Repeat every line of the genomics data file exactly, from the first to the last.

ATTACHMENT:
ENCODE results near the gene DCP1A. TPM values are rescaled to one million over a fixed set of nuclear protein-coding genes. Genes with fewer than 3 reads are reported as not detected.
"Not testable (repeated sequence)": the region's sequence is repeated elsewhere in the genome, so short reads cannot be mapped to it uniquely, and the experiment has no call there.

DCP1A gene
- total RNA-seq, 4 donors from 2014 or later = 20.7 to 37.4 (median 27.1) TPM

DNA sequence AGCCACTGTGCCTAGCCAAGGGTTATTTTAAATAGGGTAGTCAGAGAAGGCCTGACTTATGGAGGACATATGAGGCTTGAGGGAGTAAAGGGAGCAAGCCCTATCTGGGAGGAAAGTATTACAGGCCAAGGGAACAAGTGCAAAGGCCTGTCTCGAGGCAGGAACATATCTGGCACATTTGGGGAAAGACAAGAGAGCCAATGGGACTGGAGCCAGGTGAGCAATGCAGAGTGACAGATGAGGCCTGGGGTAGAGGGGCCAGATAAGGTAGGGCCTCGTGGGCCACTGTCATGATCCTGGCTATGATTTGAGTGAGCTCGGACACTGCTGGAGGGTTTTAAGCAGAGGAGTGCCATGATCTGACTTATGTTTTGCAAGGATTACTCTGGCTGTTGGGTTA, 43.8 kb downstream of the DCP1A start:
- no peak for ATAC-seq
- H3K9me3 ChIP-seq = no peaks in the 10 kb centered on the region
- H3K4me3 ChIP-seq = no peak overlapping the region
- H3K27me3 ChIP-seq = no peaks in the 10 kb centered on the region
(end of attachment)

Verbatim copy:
ENCODE results near the gene DCP1A. TPM values are rescaled to one million over a fixed set of nuclear protein-coding genes. Genes with fewer than 3 reads are reported as not detected.
"Not testable (repeated sequence)": the region's sequence is repeated elsewhere in the genome, so short reads cannot be mapped to it uniquely, and the experiment has no call there.

DCP1A gene
- total RNA-seq, 4 donors from 2014 or later = 20.7 to 37.4 (median 27.1) TPM

DNA sequence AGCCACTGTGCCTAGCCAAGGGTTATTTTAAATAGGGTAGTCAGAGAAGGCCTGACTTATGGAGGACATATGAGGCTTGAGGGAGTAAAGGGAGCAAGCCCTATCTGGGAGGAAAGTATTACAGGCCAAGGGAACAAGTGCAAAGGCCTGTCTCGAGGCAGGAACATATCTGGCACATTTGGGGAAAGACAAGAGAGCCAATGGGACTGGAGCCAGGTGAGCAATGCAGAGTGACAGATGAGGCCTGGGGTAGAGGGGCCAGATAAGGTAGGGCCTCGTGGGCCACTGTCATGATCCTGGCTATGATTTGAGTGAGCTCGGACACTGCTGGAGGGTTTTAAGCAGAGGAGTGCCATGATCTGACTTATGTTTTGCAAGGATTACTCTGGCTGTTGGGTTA, 43.8 kb downstream of the DCP1A start:
- no peak for ATAC-seq
- H3K9me3 ChIP-seq = no peaks in the 10 kb centered on the region
- H3K4me3 ChIP-seq = no peak overlapping the region
- H3K27me3 ChIP-seq = no peaks in the 10 kb centered on the region